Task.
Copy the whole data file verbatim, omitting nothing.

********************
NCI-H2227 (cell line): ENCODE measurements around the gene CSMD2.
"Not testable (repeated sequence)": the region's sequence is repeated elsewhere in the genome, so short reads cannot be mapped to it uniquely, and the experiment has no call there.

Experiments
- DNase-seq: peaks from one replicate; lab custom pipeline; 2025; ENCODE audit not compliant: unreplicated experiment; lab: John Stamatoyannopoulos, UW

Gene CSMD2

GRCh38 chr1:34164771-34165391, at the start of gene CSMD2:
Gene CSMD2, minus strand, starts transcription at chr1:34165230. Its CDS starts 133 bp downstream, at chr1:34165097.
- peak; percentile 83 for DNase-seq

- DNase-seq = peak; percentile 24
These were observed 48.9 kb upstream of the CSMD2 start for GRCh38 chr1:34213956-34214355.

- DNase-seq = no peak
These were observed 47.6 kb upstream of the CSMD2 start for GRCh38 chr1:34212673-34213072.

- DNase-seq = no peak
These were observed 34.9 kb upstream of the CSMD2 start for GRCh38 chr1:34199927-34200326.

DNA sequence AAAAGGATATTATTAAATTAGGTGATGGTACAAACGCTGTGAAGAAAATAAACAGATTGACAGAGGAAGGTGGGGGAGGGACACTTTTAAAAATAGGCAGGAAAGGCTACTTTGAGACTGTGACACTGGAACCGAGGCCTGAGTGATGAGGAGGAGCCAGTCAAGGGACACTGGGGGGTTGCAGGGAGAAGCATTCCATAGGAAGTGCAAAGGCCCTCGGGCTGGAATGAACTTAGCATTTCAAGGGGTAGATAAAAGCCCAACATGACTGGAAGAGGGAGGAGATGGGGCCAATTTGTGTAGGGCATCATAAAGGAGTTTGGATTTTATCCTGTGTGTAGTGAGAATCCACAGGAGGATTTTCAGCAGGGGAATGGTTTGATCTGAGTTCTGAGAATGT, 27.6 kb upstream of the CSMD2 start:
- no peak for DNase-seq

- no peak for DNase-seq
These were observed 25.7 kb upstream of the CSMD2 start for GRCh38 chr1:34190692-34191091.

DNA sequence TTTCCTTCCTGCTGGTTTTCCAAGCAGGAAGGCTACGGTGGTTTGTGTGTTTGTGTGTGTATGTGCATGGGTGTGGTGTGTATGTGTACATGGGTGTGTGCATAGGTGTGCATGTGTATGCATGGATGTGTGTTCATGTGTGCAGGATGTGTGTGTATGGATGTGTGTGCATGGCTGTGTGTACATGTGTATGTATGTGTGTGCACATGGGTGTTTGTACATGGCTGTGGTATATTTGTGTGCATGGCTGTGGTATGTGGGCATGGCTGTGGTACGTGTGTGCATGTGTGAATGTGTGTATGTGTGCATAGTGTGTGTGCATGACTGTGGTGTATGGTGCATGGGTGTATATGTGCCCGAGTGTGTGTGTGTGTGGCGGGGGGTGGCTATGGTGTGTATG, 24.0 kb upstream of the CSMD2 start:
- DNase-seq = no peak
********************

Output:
NCI-H2227 (cell line): ENCODE measurements around the gene CSMD2.
"Not testable (repeated sequence)": the region's sequence is repeated elsewhere in the genome, so short reads cannot be mapped to it uniquely, and the experiment has no call there.

Experiments
- DNase-seq: peaks from one replicate; lab custom pipeline; 2025; ENCODE audit not compliant: unreplicated experiment; lab: John Stamatoyannopoulos, UW

Gene CSMD2

GRCh38 chr1:34164771-34165391, at the start of gene CSMD2:
Gene CSMD2, minus strand, starts transcription at chr1:34165230. Its CDS starts 133 bp downstream, at chr1:34165097.
- peak; percentile 83 for DNase-seq

- DNase-seq = peak; percentile 24
These were observed 48.9 kb upstream of the CSMD2 start for GRCh38 chr1:34213956-34214355.

- DNase-seq = no peak
These were observed 47.6 kb upstream of the CSMD2 start for GRCh38 chr1:34212673-34213072.

- DNase-seq = no peak
These were observed 34.9 kb upstream of the CSMD2 start for GRCh38 chr1:34199927-34200326.

DNA sequence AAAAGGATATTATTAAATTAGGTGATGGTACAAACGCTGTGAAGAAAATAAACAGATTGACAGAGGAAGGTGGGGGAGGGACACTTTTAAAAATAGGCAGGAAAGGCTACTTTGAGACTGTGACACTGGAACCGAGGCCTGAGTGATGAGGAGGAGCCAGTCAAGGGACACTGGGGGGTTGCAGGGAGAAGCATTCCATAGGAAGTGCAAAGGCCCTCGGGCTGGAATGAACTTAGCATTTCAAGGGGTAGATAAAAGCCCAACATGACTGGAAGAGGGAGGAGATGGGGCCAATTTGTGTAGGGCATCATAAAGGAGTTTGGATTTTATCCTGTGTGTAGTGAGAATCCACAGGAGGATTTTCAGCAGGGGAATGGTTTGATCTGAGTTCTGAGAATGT, 27.6 kb upstream of the CSMD2 start:
- no peak for DNase-seq

- no peak for DNase-seq
These were observed 25.7 kb upstream of the CSMD2 start for GRCh38 chr1:34190692-34191091.

DNA sequence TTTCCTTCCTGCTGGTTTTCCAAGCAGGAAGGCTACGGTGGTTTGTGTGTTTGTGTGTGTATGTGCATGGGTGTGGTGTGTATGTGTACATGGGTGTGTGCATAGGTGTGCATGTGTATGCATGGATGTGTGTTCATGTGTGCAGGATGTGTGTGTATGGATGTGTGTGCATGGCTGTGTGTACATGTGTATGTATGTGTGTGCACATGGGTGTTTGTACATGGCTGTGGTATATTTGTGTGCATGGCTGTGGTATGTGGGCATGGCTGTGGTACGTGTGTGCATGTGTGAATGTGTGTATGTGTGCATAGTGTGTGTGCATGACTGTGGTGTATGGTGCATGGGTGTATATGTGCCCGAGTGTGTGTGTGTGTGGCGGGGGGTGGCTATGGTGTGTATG, 24.0 kb upstream of the CSMD2 start:
- DNase-seq = no peak